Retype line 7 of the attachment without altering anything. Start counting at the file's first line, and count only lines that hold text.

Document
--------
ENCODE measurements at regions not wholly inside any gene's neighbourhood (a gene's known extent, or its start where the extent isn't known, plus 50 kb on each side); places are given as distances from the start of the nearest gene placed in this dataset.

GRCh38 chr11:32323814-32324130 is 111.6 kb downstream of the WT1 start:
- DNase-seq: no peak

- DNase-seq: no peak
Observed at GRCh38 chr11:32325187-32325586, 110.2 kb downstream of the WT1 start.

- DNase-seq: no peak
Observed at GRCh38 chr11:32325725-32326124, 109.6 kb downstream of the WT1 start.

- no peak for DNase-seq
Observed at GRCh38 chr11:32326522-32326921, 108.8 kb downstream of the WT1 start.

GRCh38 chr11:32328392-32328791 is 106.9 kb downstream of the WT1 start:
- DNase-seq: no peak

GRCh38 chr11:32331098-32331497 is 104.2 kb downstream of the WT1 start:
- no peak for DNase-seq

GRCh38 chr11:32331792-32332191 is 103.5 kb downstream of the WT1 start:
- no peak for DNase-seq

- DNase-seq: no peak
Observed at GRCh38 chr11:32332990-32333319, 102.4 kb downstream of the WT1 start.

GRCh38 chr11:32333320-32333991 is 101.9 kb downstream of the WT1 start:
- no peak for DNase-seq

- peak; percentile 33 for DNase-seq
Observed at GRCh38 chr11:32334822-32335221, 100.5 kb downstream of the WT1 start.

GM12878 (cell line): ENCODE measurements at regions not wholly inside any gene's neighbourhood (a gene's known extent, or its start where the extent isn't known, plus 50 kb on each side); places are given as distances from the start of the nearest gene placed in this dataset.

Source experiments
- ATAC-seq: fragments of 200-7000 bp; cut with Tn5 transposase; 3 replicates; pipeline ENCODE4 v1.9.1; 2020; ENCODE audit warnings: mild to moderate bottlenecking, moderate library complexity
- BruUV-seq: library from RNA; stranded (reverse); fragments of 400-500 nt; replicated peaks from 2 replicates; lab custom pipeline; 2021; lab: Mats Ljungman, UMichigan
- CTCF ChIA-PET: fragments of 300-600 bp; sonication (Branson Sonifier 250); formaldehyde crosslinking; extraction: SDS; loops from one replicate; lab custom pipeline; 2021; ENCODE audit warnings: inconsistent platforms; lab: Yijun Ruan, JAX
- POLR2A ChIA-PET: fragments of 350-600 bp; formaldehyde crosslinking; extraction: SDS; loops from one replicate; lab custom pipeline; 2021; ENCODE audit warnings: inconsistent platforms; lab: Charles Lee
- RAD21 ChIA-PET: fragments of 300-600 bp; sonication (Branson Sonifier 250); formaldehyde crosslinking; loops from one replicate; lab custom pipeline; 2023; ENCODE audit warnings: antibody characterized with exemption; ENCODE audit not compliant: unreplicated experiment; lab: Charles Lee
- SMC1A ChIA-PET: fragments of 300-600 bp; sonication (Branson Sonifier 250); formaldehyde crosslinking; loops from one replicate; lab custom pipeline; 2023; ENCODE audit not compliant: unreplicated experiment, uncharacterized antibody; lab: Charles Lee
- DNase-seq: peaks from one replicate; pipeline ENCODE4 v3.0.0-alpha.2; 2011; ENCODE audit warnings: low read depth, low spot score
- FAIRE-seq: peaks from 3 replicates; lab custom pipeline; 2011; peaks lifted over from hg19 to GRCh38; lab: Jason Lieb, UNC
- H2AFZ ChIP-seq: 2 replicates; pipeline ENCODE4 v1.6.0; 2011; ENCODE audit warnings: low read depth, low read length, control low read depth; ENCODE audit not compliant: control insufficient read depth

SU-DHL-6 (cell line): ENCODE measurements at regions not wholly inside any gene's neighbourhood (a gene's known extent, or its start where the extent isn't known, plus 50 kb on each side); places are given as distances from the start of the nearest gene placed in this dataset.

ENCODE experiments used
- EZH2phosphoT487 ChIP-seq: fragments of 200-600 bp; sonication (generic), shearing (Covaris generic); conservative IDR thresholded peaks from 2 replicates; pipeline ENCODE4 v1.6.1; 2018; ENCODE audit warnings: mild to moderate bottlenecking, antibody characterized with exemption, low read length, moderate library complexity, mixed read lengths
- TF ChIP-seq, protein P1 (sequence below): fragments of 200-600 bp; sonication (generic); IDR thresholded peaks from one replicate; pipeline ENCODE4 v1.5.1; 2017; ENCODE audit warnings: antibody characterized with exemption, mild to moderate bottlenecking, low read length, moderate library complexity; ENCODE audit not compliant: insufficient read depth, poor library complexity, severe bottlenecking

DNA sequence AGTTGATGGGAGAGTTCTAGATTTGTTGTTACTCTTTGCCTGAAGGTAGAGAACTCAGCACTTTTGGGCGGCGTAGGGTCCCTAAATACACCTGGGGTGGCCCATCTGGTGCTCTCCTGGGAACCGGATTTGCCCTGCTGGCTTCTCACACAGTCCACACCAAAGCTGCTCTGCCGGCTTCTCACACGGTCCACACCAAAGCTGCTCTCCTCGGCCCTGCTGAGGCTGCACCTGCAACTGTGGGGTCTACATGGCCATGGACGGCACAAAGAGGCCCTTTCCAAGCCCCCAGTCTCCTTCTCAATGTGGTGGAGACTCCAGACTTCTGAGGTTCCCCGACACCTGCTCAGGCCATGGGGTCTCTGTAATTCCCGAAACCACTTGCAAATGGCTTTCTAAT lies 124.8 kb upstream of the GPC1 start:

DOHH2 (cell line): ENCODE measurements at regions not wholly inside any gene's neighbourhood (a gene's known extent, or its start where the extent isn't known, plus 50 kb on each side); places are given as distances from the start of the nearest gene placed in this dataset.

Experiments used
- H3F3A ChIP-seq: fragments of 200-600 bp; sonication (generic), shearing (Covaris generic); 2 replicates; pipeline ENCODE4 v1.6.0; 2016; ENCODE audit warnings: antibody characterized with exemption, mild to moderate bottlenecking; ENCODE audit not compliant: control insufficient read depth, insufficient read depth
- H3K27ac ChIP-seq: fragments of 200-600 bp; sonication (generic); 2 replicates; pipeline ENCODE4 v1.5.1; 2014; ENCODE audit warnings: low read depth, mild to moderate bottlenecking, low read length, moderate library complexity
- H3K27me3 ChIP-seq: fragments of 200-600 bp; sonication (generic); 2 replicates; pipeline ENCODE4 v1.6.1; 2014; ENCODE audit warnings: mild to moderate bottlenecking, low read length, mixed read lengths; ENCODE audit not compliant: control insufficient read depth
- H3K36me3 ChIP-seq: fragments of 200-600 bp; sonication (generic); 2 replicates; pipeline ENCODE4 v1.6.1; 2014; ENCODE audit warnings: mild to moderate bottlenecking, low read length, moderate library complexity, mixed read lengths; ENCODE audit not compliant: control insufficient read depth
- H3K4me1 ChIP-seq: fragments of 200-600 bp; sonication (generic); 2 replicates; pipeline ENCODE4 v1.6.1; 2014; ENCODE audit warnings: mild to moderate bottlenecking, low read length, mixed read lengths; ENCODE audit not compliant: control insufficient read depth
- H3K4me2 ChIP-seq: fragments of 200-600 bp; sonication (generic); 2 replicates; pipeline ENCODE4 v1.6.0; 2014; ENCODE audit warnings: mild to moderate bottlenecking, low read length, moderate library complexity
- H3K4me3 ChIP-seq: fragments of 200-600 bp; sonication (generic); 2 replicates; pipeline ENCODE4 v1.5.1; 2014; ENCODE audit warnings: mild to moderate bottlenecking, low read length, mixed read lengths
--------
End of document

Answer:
Observed at GRCh38 chr11:32325725-32326124, 109.6 kb downstream of the WT1 start.